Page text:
Semi-interpenetrating polymer networks incorporating polygalacturonic acid for medical device applications

A. N. O'Carroll, C. P. McCoy, L. Carson

Research output: Contribution to conferencePoster


Background Over 20 million people in the US are living with an implantable medical device [ADDIN RW.CITE{{3114 Higgins,DavidM 2009}}1], with similar figures anticipated for Europe. Complications in the use of medical implants include the Foreign Body Response (FBR) characterised by macrophage adherence and fusion, and device-related infection due to bacterial biofilm formationADDIN RW.CITE{{3124 Harding,JacquelineL 2014}}2. Both can have detrimental consequences on the structural and functional integrity of the medical device [ADDIN RW.CITE{{3101 Anderson,JamesM 2008; 3124 Harding,JacquelineL 2014}}2,3], often necessitating removal; a painful and expensive procedure [ADDIN RW.CITE{{3121 Mah,Thien-FahC 2001}}4]. Materials are sought to attenuate both the FBR and device-related infection, leading to medical devices with improved biocompatibility and performance. Objectives The present work involves development of a semi-interpenetrating network (SIPN) hydrogel containing polygalacturonic acid (PGA), a biopolysaccharide similar in structure to hyaluronic acid. We aim to synthesise, characterise and determine the in vitro biocompatibility of the developed SIPN. Results & Discussion We have successfully incorporated PGA into a poly(HEMA) based hydrogel, which shows favourable swelling and wettability. The surface topography appears altered in comparison to the control material, with pronounced micrometer-scale features. In terms of in vitro performance, the SIPN showed increased protein adsorption, and biofilm formation (Staphylococcus epidermidis and Escherichia coli, up to 1 Log CFU/sample greater than control). However the SIPN displayed minimal cytotoxicity towards L929 fibroblasts, and was resistant to the adherence of RAW 264.7 macrophages. Conclusions The PGA incorporated SIPN lacks cytotoxicity and shows reduced macrophage adherence, however the increased biofilm formation highlights a concern regarding possible device related infection in clinical use. Future work will focus on strategies to reduce bacterial adherence, while maintaining biocompatibility.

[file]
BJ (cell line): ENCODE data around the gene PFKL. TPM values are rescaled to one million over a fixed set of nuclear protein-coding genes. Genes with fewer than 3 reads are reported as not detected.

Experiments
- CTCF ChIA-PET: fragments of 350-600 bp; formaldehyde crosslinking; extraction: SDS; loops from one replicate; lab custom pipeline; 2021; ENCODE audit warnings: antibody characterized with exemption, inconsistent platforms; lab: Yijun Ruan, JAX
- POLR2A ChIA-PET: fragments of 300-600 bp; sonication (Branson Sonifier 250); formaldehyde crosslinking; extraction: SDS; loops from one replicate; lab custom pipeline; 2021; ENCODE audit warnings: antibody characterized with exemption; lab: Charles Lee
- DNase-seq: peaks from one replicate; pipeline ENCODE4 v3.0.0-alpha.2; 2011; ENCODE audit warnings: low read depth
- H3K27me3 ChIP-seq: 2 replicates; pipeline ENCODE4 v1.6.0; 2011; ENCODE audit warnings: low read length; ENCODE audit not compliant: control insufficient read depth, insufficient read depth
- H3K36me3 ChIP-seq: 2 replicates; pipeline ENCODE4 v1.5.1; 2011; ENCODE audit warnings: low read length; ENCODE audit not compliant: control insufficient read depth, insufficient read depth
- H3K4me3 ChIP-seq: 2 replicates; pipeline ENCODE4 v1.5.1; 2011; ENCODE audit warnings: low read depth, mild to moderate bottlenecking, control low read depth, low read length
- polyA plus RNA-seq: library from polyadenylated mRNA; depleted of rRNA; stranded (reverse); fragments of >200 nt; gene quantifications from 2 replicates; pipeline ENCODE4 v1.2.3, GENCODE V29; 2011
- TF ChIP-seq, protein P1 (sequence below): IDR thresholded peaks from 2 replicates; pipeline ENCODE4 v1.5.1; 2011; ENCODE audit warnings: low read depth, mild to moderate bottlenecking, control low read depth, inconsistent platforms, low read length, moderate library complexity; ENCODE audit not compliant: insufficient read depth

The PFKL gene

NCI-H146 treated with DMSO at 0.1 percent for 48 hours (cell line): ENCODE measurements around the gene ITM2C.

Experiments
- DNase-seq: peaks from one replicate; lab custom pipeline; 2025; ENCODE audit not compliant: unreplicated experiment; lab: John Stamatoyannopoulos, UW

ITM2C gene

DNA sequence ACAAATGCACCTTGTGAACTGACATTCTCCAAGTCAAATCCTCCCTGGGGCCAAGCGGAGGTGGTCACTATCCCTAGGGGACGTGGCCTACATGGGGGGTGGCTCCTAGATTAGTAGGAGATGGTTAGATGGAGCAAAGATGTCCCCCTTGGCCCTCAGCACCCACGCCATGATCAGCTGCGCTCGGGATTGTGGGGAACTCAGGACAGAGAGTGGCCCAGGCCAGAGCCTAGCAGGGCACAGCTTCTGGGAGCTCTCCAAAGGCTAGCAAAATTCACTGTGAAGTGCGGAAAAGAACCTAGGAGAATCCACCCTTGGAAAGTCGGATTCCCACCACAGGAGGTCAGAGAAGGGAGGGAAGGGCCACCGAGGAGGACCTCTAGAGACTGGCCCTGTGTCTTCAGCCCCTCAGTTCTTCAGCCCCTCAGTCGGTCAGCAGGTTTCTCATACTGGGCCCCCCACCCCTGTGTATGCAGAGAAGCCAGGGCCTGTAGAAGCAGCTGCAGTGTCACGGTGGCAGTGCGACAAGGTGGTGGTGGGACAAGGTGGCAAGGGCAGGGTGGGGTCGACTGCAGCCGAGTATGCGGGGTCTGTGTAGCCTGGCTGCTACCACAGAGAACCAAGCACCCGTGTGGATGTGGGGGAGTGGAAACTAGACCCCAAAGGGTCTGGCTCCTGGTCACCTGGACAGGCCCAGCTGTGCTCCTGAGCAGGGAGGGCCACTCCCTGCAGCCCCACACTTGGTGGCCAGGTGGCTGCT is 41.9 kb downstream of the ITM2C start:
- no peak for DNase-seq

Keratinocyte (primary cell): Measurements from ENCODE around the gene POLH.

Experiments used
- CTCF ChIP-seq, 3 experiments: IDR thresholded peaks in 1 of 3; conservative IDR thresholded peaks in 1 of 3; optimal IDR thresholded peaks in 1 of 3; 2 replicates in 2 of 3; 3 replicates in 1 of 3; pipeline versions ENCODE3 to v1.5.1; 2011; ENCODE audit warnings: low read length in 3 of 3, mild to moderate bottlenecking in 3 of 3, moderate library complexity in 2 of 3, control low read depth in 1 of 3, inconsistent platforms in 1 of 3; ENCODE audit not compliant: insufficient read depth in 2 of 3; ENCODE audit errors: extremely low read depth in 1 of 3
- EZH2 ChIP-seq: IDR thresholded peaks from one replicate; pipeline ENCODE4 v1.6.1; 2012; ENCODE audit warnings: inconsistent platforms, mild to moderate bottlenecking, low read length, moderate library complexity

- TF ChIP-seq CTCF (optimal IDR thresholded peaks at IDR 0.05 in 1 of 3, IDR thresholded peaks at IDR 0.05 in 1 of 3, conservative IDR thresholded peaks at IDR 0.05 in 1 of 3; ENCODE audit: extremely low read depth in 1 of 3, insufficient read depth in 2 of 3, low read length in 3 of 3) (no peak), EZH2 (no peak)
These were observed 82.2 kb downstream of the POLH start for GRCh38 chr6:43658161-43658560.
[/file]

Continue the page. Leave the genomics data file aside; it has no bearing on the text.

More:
Original languageEnglish
Publication statusPublished - 12 Mar 2014
EventMolecular Medicine Ireland (MMI) Education and Training Annual Scientific Meeting - Trinity College Dublin, Dublin, Ireland
Duration: 12 Mar 2014 → …


ConferenceMolecular Medicine Ireland (MMI) Education and Training Annual Scientific Meeting
Period12/03/2014 → …

Bibliographical note

Reference PP19


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